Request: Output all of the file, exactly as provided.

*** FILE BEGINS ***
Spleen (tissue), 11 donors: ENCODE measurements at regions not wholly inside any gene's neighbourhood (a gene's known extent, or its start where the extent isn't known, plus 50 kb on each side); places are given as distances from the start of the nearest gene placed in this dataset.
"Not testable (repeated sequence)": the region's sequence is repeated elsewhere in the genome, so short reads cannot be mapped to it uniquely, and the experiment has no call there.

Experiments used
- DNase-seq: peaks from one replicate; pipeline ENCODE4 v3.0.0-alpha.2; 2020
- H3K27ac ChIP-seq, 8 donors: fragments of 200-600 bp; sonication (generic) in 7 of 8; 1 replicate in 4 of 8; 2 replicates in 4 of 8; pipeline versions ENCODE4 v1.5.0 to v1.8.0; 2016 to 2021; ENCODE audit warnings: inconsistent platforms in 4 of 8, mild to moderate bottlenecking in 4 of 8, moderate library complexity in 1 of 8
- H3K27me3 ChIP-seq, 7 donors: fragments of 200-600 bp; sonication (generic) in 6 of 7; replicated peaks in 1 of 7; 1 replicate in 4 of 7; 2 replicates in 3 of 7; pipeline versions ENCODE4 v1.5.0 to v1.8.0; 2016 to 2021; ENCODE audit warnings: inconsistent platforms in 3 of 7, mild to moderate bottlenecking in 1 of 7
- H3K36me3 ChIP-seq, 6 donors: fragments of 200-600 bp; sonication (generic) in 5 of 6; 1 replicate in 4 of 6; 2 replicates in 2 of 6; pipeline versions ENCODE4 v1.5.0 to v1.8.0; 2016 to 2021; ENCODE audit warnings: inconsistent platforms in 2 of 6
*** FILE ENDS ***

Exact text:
Spleen (tissue), 11 donors: ENCODE measurements at regions not wholly inside any gene's neighbourhood (a gene's known extent, or its start where the extent isn't known, plus 50 kb on each side); places are given as distances from the start of the nearest gene placed in this dataset.
"Not testable (repeated sequence)": the region's sequence is repeated elsewhere in the genome, so short reads cannot be mapped to it uniquely, and the experiment has no call there.

Experiments used
- DNase-seq: peaks from one replicate; pipeline ENCODE4 v3.0.0-alpha.2; 2020
- H3K27ac ChIP-seq, 8 donors: fragments of 200-600 bp; sonication (generic) in 7 of 8; 1 replicate in 4 of 8; 2 replicates in 4 of 8; pipeline versions ENCODE4 v1.5.0 to v1.8.0; 2016 to 2021; ENCODE audit warnings: inconsistent platforms in 4 of 8, mild to moderate bottlenecking in 4 of 8, moderate library complexity in 1 of 8
- H3K27me3 ChIP-seq, 7 donors: fragments of 200-600 bp; sonication (generic) in 6 of 7; replicated peaks in 1 of 7; 1 replicate in 4 of 7; 2 replicates in 3 of 7; pipeline versions ENCODE4 v1.5.0 to v1.8.0; 2016 to 2021; ENCODE audit warnings: inconsistent platforms in 3 of 7, mild to moderate bottlenecking in 1 of 7
- H3K36me3 ChIP-seq, 6 donors: fragments of 200-600 bp; sonication (generic) in 5 of 6; 1 replicate in 4 of 6; 2 replicates in 2 of 6; pipeline versions ENCODE4 v1.5.0 to v1.8.0; 2016 to 2021; ENCODE audit warnings: inconsistent platforms in 2 of 6